LINCOLN, Neb. — Every Nebraska Game and Parks Commission conservation officer, as well as its parks facilities, is now equipped with the next generation of Automated External Defibrillators thanks to The Leona M. and Harry B. Helmsley Charitable Trust.
In an ongoing effort to improve the cardiac system of care in the Upper Midwest, the Trust awarded a grant of $6.4 million to equip every law enforcement agency with the equipment; Game and Parks received 119 of the new AEDs. The grant, facilitated through the Nebraska Department of Health and Human Services Division of Public health, also provided training.
“Seconds count during a cardiac arrest,” said Walter Panzirer, a Helmsley trustee. “We know in Nebraska first responders often have great distances to cover. This funding will ensure those who get to the scene before EMS arrives give patients a better shot at survival.”
Studies conducted by the American Heart Association demonstrate a dramatically higher survival rate for cardiac patients shocked by law enforcement, who are generally first on the scene, especially in rural areas. The AEDs selected feature technology conducive to the highly mobile and challenging environment of a patrol vehicle.
For example, the AEDs help ensure rescuers provide the fastest first shock when defibrillation is needed. The devices feature industry-leading analysis technology that reduces pauses during CPR, allowing for improved blood circulation and better odds of survival.
Using Wi-Fi connectivity, these self-monitoring devices also can send near real-time event data, including a patient’s heart rhythm and delivered shocks, to incoming emergency services or receiving hospitals, thus allowing for post-event evaluation to improve care delivery.
“Nebraska conservation officers routinely patrol rural areas and are often the first to respond to medical emergencies in their communities and on state park facilities,” said Travis Shepler, Game and Parks Assistant Administrator for law enforcement. “Thanks to the generosity of the Helmsley Charitable Trust, our officers are now better equipped to respond to cardiac events and potentially save lives.”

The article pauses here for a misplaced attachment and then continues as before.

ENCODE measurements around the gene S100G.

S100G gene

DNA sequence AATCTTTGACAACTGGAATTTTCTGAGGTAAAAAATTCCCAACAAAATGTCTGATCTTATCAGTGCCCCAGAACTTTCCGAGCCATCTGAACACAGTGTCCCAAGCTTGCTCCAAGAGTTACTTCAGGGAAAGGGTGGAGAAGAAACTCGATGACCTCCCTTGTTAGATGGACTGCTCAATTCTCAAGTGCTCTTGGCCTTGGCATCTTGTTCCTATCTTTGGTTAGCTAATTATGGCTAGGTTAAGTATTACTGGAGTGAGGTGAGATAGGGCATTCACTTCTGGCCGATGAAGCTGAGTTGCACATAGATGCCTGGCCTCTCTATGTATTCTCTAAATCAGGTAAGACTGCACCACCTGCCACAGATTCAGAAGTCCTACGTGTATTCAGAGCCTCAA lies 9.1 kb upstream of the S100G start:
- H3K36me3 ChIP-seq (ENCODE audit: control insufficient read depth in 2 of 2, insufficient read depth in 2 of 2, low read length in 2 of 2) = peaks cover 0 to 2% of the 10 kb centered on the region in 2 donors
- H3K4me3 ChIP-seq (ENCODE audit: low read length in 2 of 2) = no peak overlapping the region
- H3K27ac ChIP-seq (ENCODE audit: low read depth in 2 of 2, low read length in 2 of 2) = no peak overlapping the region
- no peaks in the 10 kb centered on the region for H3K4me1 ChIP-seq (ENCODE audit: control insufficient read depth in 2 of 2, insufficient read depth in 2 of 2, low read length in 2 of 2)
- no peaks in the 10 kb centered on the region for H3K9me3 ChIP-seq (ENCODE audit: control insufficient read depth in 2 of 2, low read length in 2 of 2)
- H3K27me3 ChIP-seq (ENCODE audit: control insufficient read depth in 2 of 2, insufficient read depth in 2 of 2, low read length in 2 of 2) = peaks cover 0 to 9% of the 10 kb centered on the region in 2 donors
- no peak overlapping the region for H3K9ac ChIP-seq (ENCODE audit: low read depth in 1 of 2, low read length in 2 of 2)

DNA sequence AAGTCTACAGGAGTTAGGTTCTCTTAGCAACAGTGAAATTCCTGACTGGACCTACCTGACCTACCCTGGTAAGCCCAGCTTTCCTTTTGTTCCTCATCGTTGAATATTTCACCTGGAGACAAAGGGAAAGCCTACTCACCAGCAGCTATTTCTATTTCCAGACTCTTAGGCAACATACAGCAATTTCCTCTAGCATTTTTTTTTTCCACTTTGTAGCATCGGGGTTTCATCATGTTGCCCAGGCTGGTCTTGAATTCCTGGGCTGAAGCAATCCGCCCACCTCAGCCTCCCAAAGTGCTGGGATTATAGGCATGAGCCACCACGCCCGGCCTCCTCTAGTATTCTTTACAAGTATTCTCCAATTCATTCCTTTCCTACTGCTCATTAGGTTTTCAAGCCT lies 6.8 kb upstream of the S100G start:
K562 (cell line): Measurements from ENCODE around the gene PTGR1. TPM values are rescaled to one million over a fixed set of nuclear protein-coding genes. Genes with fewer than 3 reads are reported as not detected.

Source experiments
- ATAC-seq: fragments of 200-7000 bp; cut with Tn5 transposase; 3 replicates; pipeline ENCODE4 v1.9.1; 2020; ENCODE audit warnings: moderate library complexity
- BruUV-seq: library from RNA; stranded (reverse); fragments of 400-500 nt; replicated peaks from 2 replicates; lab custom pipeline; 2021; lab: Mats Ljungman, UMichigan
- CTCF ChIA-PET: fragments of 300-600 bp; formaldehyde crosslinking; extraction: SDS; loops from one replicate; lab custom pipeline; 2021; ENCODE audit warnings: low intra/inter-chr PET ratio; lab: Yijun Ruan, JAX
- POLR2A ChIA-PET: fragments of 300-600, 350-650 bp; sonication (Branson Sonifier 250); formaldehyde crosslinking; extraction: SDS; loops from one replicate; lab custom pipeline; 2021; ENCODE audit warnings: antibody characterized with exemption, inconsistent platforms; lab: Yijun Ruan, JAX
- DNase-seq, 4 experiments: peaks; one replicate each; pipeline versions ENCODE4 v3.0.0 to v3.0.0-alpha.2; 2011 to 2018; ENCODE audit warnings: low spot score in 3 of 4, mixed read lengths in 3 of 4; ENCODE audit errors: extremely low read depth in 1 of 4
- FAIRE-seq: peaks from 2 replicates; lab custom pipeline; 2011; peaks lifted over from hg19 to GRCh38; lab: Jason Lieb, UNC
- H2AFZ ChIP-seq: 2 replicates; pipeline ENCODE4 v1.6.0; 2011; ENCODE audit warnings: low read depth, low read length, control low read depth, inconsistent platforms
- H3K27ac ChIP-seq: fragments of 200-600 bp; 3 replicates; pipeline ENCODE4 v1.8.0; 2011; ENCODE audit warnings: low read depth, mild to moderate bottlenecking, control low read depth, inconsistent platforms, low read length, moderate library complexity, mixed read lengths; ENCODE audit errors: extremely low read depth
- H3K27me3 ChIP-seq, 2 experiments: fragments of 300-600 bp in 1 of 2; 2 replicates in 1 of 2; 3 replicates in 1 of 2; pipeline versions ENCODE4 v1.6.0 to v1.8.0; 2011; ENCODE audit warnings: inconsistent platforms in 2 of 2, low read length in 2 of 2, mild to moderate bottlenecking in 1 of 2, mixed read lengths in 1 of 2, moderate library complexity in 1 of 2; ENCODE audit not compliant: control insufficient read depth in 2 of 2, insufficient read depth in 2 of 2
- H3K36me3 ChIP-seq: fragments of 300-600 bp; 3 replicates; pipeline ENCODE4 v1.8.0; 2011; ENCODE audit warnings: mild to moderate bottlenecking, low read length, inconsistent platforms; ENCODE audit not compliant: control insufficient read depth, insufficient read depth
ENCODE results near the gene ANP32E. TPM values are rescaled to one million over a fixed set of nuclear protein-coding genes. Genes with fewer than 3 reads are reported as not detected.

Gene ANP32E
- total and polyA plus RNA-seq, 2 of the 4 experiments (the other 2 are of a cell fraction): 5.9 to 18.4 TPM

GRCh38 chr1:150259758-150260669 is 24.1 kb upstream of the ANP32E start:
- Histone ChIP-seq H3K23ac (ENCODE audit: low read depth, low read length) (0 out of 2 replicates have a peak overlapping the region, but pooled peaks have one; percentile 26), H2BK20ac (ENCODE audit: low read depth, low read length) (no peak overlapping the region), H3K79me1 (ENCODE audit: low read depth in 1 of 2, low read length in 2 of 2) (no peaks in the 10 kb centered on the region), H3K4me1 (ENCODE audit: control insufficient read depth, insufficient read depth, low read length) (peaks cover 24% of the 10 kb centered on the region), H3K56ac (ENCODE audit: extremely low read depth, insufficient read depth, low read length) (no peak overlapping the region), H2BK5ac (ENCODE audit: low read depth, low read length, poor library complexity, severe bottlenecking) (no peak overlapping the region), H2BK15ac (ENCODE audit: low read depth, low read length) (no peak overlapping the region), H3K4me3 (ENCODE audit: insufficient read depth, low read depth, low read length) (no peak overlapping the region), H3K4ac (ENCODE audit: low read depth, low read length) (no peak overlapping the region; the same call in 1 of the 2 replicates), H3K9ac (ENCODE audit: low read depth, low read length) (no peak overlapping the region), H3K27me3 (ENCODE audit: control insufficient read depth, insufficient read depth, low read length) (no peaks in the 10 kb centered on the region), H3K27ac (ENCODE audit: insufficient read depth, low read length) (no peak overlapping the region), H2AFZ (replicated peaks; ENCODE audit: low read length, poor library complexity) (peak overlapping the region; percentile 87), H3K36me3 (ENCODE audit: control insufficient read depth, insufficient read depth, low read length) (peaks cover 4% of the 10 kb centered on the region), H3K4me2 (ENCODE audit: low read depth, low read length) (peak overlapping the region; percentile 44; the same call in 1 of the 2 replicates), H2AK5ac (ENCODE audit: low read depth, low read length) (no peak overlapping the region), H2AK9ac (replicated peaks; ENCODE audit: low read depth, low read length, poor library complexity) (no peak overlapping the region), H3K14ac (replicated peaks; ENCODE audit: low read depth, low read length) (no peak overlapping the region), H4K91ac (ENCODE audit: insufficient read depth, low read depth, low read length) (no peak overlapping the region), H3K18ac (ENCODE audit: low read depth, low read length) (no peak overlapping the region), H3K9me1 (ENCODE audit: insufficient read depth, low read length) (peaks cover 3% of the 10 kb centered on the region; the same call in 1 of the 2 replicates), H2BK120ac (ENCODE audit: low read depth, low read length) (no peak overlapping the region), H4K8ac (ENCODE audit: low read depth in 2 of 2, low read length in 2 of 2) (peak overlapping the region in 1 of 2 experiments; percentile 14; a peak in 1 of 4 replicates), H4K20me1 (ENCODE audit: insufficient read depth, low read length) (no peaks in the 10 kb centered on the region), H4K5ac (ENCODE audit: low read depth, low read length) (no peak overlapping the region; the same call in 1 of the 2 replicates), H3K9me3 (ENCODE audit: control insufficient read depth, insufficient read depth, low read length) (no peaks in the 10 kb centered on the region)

Game and Parks conservation officers and parks staff were trained on the new devices in late May, and vehicles and parks’ facilities have been outfitted with the new devices.
AEDs previously used by some agencies will be relocated throughout communities, increasing the number of AEDs accessible to the public.
To date, the Helmsley Charitable Trust has invested more than $500 million to improve access to quality healthcare in rural America, $72 million of that in Nebraska.
About the Helmsley Charitable Trust
The Leona M. and Harry B. Helmsley Charitable Trust aspires to improve lives by supporting exceptional efforts in the U.S. and around the world in health and select place-based initiatives. Since beginning active grantmaking in 2008, Helmsley has committed nearly $3 billion for a wide range of charitable purposes. Helmsley’s Rural Healthcare Program funds innovative projects that use information technologies to connect rural patients to emergency medical care, bring the latest medical therapies to patients in remote areas, and provide state-of-the-art training for rural hospitals and EMS personnel. To date, this program has awarded more than $500 million to organizations and initiatives in the upper Midwest states of North Dakota, South Dakota, Nebraska, Wyoming, Minnesota, Iowa, and Montana. For more information, visit www.helmsleytrust.org.